Our counter-cultural paths crossed on July 17, 1982. It was a picture perfect postcard after-noon, sunny and 85 degrees with a beautiful blue canopy sky and large ship-like white puffed clouds floating by. We were at a good old fashioned barbecue, picnic, horse shoe throwing, hay-riding, barn dancing event called “The Glenbrook Days” which was held on the picturesque, rustic, rock-laden shores of “The Emerald Jewel,” Lake Tahoe, Nevada. This prime location was nestled among the Ponderosa Pines and sits at the foot of the Sierras near where the Bonanza western series was filmed. All in all, it was a natural habitat for “The Great Bird” to touch down!
We had our “Memorabilia Mobile” on display for the passing picnic-ers to view. It was a two toned green-and-white V.W. camper fully equipped with loud speakers, sirens, and ahooga horns on its roof. There was also a flashing blue policeman/fireman light on the dashboard and 6 foot long steer horns above the front windshield. It was a one of a kind, uniquely designed updated covered wagon, rolling Vaudeville steamer trunk, and primitive version of an obsolete rocket ship, with all the bells and whistles!
The exterior completely covered on all sides with assorted signs and license plates from around the country, guaranteed to attract the attention of onlookers of all ages. The interior was a chock-full collage of postcards, old photos, badges, medals, pennants, historical artifacts, and other various memorabilia items pasted on practically every square inch, thus making it a virtual international and historical tour on wheels.
We even had a section reserved for celebrity keepsakes and famous personal trademark items of some of those that we had entertained: George Burns’ (a.k.a. Oh, God’s) signed cigar in a glass tube; Willy Nelson’s (The King of Country Twang’s) familiar red bandana; Sir Elton John’s (Off his Royal Rocker’s) weird black and white shades; and a golf ball signed by the foremost pro Arnold Palmer (Prince of Putts), etc., etc. Containing a little piece of everything from everywhere, the van was featured on shows like P.M. magazine, and frequently photographed for publication.
Hence, on that sunny day on the shores of Tahoe, we were exhibiting our Franken-Wheeler Creation to the curious crowds when a stylish middle-aged couple in western attire came over for a closer look. The fair-haired lady was wearing a blue blouse, blue jeans, a flowered neckerchief, a pearl necklace, and a pair of large movie-star-looking sunglasses, with a leather purse swung over her shoulder. The gentleman was a tall Texan type wearing a straw cowboy hat, a blue checkered shirt, dungarees and suspenders, and holding a brown buckskin fringed jacket over his arm.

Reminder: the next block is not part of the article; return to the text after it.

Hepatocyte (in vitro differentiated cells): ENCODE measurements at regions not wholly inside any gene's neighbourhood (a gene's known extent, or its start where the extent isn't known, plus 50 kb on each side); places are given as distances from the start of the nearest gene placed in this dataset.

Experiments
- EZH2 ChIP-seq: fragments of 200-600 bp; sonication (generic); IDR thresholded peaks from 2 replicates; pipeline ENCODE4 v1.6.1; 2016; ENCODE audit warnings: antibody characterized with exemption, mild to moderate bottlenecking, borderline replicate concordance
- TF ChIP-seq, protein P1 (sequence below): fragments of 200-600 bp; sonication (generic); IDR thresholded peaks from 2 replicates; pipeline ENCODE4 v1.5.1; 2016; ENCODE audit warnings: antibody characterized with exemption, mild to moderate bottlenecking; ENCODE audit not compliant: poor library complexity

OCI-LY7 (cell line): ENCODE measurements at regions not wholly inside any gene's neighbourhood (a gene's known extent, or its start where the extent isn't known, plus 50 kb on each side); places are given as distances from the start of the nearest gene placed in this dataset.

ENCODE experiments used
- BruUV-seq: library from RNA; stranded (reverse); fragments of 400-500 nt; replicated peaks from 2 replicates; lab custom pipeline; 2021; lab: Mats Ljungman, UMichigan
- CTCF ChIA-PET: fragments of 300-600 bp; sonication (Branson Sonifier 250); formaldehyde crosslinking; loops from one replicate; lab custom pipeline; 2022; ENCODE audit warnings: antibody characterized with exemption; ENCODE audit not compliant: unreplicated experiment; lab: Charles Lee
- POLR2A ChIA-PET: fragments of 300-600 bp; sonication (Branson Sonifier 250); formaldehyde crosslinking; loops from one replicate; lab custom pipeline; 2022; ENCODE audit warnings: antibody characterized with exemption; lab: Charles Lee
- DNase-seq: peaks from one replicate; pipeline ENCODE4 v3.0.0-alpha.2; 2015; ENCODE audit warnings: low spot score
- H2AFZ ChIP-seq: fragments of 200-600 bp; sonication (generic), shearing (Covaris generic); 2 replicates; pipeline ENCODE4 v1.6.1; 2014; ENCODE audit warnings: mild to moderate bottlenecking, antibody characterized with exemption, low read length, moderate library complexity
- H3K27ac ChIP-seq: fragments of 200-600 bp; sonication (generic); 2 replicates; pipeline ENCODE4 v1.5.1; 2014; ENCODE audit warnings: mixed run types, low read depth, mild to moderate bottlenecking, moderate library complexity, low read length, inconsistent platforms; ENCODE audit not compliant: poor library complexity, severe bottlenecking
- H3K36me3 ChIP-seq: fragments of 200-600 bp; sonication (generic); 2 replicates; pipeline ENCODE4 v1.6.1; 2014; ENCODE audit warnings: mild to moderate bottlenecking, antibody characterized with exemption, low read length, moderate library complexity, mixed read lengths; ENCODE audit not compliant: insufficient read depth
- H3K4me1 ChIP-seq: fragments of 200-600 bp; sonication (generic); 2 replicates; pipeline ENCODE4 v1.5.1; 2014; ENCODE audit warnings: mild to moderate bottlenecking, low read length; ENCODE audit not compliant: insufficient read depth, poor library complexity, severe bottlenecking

They had all the appearances of ordinary duded up vacation folks and proved to be very intrigued with our “side show”, treating it as if it were the main attraction! Yet when he handed me his business card to put in our famous trademarks section, it put quite a different slant on his hayseed exterior. It had a bluish space craft on it and read:
He introduced us to his wife, Majel Barrett, alias Nurse Christine Chapel from Star Trek. We proceeded to show them our collections, including photos of us with the celebs in our “Book of Stars,” and invited them to be invested in the honor roll! They readily agreed, and we took a snap shot together to put alongside his card. We then conversed about the beauty of the area and what had brought them there to begin with. They said they were going to be doing a Star Trek Bloopers presentation in Reno, Nevada, to benefit the Special Olympics, and they wished that their 8-year-old son, Rod, had come with them to see the van instead of staying at the hotel swimming pool. “He would have been as fascinated as we were to meet you and see your Magic Bus!” Gene exclaimed.
Two days later we headed over to the Hilton Hotel Opera House in Reno that was showcasing “An Evening with Gene Roddenberry.” We figured we’d add a little slice of pizzazz to the night by surprising Gene with one of our notorious singing telegram “hits” while he was on stage at the podium. Our little serenade parody of “Football Hero” ran as follows:
You got to be like our pal Gene you bet… etc.
We received a hearty, jovial, and bellowing laugh from him, and a rousing reception and applause from the audience. Afterwards he invited us to his private hospitality suite to serenade his wife, who had left earlier to prepare a welcome afterglow for the special guests. Like the pied pipers, we led him and his party people to her door and sang “Oh, You Beautiful Doll” to Mrs. Roddenberry, who received our song with the natural radiance and surprise of a blushing school girl.